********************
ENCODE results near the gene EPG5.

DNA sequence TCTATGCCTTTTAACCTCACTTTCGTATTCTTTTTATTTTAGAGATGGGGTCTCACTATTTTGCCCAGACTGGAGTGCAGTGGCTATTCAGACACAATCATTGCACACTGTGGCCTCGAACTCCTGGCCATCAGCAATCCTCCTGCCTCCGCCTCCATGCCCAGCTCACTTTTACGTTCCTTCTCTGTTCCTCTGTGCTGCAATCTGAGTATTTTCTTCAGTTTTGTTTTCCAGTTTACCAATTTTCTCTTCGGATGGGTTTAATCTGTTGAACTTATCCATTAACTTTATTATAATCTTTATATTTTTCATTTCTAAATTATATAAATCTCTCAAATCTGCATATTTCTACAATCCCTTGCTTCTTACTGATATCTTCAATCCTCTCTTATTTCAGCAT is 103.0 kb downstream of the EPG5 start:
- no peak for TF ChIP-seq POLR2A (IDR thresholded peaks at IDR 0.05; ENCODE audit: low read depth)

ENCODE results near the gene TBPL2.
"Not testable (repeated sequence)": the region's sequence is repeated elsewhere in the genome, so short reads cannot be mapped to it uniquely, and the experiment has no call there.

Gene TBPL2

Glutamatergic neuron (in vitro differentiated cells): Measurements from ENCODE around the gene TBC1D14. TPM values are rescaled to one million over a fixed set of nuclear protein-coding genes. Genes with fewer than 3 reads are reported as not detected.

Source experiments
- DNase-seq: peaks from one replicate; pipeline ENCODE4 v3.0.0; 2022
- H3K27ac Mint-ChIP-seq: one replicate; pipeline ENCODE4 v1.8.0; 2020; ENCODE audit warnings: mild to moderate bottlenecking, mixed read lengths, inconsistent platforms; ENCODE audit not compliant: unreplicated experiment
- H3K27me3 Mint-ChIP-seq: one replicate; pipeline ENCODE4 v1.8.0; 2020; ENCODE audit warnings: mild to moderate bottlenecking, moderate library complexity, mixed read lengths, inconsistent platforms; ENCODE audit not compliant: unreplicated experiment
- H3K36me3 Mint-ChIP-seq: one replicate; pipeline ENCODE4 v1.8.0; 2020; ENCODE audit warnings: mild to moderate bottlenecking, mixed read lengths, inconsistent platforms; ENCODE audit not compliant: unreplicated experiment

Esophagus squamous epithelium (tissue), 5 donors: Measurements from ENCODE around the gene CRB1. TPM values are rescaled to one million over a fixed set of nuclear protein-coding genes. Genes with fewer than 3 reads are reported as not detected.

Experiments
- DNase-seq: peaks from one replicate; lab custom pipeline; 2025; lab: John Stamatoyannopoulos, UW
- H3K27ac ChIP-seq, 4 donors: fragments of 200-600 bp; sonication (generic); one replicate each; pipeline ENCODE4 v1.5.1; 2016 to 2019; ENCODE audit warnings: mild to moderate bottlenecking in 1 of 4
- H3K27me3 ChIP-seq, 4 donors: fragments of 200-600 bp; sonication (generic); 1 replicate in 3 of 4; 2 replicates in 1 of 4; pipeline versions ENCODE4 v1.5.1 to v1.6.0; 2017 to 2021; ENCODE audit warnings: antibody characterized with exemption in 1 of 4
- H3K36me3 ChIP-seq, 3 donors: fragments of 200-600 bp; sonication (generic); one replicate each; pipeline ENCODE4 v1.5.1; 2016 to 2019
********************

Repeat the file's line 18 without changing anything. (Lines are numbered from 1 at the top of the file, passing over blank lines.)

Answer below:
- H3K36me3 ChIP-seq, 3 donors: fragments of 200-600 bp; sonication (generic); one replicate each; pipeline ENCODE4 v1.5.1; 2016 to 2019